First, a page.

“The only thing necessary for the triumph of evil is for good men [and women] to do nothing.” ~ Edmund Burke (and quoted by John F. Kennedy)
For the past two years, I have been genuinely confused. Confused about how in the hell someone as racist, bigoted, sexist, and just plain dumb as Donald Trump could be elected to the prestigious seat of Commander in Chief. Confused about the types of people that would (and did) vote for him. Confused about where and when exactly things went wrong. Confused about the trajectory of this country. Confused about where this mass hatred was hiding while I lived out my substantive years hopping between Chicago, a liberal arts college, and downtown Boston…
That was, until I went to Texas.
Last week, I had a chance to visit San Antonio for a mini vacation with my mom. We had an amazing time, don’t get me wrong. But somewhere in between our combined diet of margaritas and salsa and trips to the Alamo, we finally realized how our country got to where it is today.
I’ll be the first to admit that I live in a bit of a bubble in Manhattan. It’s a tolerant, culturally vibrant bubble, but a bubble nonetheless. And on my little island, nobody would ever dream of toting around a handgun in a public place (we have some of the strictest laws in the country that prohibit as such) and we definitely don’t recite a shaky version of the civil war in a public square. For the first time in my life, I realized just how differently a majority of the country lives compared to my little corner of the world.
Everywhere we went (and we went to a LOT of places!), there was an unspoken tension. A racial tension, a national divide. And accompanying this tension was an unspoken sense of fear.
Unless you’ve been hiding like an ostrich with its head buried under the ground, you’re probably familiar with the inhumane immigration policies that have been enacted in this country over the past few months. For me, these issues have been front page news and something that I have been actively trying to advocate against as a pro bono attorney. That said, my day to day life as a privileged, white, cis woman in Manhattan has not been impacted in the slightest by these atrocities. And for that reason, it was really easy to to turn a blind eye and continue living my life a a wealthy Manhattanite while families were torn apart 1,900 miles away.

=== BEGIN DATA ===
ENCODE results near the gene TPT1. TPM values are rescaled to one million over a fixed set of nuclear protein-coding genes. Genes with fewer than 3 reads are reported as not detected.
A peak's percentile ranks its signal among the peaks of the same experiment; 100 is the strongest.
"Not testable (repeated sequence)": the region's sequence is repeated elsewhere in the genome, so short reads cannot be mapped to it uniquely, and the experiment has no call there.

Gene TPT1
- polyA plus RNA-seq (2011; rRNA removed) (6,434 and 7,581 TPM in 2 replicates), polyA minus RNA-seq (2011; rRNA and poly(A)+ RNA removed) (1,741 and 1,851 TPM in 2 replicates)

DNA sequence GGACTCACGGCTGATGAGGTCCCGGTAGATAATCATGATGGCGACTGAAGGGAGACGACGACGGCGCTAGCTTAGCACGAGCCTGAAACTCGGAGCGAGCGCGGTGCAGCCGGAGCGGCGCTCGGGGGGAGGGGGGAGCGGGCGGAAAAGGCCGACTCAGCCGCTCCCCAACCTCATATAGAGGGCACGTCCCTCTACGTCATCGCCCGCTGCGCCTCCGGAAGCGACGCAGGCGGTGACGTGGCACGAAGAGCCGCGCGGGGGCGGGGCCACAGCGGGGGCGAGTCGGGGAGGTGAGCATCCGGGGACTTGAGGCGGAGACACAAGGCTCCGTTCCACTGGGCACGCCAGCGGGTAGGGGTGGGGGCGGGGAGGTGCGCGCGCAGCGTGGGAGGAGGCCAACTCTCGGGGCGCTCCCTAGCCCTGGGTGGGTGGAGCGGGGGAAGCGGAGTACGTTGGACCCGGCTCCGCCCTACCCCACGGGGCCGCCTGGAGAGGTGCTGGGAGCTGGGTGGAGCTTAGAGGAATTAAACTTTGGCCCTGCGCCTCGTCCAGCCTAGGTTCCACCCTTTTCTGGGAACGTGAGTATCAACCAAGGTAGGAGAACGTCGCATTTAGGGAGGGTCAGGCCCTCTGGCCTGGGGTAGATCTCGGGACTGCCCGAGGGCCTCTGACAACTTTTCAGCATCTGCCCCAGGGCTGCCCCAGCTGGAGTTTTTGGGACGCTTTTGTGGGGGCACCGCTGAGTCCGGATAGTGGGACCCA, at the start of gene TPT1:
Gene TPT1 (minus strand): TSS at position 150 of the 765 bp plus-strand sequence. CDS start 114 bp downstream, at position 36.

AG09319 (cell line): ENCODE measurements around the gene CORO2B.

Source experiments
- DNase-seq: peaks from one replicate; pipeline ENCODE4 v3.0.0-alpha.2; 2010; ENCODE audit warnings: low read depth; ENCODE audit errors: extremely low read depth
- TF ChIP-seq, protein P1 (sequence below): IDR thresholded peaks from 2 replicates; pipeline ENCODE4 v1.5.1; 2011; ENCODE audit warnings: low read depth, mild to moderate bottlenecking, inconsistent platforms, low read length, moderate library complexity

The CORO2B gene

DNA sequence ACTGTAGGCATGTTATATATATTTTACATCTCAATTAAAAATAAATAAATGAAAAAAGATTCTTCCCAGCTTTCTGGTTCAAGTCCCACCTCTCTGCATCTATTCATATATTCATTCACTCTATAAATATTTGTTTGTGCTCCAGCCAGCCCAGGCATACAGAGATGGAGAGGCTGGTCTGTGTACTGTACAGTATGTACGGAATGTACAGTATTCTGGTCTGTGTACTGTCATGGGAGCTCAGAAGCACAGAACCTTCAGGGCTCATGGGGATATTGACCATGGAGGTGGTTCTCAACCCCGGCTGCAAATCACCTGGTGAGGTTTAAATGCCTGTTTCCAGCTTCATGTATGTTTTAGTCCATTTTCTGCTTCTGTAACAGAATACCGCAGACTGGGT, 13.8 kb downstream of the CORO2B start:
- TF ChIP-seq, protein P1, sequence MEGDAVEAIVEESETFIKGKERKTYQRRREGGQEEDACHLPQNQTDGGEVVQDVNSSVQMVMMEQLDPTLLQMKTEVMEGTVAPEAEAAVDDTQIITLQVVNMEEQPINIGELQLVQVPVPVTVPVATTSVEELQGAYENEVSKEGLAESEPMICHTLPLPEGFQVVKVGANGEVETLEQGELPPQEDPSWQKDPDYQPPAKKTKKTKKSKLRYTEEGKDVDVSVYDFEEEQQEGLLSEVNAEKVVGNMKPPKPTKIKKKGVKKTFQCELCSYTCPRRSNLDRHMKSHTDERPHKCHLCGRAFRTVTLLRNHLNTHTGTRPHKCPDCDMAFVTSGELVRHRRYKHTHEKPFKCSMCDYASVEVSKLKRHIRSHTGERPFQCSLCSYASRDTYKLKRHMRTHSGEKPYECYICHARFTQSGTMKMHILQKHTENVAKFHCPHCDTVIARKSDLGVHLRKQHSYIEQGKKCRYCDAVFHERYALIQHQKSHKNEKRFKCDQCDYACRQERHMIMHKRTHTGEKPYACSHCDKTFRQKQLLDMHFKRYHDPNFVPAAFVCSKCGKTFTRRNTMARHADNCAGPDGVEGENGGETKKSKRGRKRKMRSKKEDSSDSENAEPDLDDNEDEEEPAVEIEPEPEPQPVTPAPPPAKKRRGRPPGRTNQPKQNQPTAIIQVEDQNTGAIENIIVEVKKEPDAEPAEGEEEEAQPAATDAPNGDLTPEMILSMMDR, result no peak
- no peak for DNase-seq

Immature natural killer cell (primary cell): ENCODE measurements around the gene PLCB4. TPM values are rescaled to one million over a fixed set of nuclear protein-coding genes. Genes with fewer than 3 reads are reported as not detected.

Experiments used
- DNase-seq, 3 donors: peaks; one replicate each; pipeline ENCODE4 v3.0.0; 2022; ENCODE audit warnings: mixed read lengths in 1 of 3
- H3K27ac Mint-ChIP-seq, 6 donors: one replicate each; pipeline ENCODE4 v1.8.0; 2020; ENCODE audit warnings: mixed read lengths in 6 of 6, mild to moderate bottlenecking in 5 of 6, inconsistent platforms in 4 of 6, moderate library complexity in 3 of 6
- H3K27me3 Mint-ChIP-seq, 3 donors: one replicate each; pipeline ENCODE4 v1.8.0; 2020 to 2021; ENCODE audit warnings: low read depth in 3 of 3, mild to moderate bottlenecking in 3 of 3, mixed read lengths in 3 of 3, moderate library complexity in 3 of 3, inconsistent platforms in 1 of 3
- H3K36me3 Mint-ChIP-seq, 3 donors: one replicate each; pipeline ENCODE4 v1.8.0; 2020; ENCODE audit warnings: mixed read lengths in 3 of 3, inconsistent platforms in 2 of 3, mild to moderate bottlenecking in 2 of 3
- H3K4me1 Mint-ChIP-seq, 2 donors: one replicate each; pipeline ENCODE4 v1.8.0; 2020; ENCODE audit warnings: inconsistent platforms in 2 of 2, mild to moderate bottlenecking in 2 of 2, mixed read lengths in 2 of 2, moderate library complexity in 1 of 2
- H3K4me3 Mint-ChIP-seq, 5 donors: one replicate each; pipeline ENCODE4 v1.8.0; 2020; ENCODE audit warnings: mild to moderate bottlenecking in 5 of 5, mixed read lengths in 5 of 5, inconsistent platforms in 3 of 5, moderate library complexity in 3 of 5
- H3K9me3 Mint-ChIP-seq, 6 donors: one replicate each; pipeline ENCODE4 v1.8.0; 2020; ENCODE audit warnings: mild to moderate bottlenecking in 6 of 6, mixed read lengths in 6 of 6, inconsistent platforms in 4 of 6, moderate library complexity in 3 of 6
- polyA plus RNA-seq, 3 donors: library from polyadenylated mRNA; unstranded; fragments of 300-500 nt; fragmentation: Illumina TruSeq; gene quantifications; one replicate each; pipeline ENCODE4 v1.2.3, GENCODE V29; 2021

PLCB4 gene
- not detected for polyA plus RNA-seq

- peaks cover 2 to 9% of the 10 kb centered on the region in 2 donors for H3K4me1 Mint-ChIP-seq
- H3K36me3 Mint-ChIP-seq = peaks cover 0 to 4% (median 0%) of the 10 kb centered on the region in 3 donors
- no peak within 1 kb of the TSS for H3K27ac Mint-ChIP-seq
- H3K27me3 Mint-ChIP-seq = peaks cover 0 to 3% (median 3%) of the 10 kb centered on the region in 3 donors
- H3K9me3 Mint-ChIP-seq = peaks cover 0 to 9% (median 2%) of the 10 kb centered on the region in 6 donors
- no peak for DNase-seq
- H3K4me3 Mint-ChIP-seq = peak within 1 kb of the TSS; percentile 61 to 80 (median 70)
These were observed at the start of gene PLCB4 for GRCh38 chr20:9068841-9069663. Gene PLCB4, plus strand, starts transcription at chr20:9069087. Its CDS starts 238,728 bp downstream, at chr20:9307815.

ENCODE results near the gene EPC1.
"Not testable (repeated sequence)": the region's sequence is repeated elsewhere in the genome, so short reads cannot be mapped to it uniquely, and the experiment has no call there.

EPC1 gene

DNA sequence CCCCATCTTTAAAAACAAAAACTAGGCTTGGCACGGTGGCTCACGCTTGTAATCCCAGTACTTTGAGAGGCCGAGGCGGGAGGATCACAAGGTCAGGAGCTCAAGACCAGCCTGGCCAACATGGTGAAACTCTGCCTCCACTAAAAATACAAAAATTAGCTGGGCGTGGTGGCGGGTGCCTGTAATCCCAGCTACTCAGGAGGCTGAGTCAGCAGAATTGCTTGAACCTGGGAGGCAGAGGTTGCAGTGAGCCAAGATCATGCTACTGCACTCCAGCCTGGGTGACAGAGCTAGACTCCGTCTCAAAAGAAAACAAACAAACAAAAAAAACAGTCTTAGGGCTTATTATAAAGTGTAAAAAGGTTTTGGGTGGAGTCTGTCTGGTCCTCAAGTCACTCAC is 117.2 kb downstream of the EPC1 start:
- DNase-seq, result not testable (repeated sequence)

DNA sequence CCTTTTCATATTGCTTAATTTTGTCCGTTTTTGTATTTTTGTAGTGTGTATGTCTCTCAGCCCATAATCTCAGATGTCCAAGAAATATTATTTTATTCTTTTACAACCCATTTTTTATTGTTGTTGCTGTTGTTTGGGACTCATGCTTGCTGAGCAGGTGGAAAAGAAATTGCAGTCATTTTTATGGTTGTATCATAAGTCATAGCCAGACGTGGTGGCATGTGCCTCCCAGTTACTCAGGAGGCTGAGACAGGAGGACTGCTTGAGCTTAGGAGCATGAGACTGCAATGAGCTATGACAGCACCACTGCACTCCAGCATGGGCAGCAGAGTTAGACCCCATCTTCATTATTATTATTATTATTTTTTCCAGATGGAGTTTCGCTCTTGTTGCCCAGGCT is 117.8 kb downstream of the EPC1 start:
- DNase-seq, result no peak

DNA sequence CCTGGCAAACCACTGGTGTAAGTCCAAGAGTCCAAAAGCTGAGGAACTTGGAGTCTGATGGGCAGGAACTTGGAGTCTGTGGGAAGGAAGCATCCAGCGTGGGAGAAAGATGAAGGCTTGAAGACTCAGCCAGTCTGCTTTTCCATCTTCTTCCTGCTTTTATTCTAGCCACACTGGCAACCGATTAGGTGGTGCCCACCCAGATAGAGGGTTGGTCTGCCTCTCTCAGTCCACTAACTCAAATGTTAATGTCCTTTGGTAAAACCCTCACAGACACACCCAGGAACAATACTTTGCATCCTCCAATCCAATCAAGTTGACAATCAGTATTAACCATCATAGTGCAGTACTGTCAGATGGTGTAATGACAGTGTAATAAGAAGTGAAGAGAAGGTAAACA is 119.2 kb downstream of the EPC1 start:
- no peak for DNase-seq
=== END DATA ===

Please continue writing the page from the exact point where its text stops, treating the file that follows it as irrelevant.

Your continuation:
I couldn’t, however, do that in Texas. Not when I was meeting kind, welcoming people (many of whom were either from Mexico themselves or had family members on the other side of the border) on a daily basis.
One afternoon, we decided to visit El Mercado, a local Spanish marketplace. This beautiful place was one of the most authentic Spanish spots we visited and, as some of the only boring white women roaming the halls, we stood out like the Yankee sore thumbs we were.
At first, everyone around us seemed hesitant. And I mean, rightfully so. After all, how would you react if an entire race or religion of idiots was breaking up your family? So, what was my solution? To disclaim that I was a New Yorker like it was some sort of universally accepted safe word. But I gotta tell ya…it sort of worked.
Everywhere we went, we started telling people that we were from New York. Older Southern belles met us with a sort of “Bless Your Heart” wonderment about our big city life. Folks working in the tourism industry wanted to know more about the Empire State Building and Times Square. And most of the Spanish folks we met took a noticeable sigh of relief when it became obvious that I didn’t have anyone from ICE on speed dial.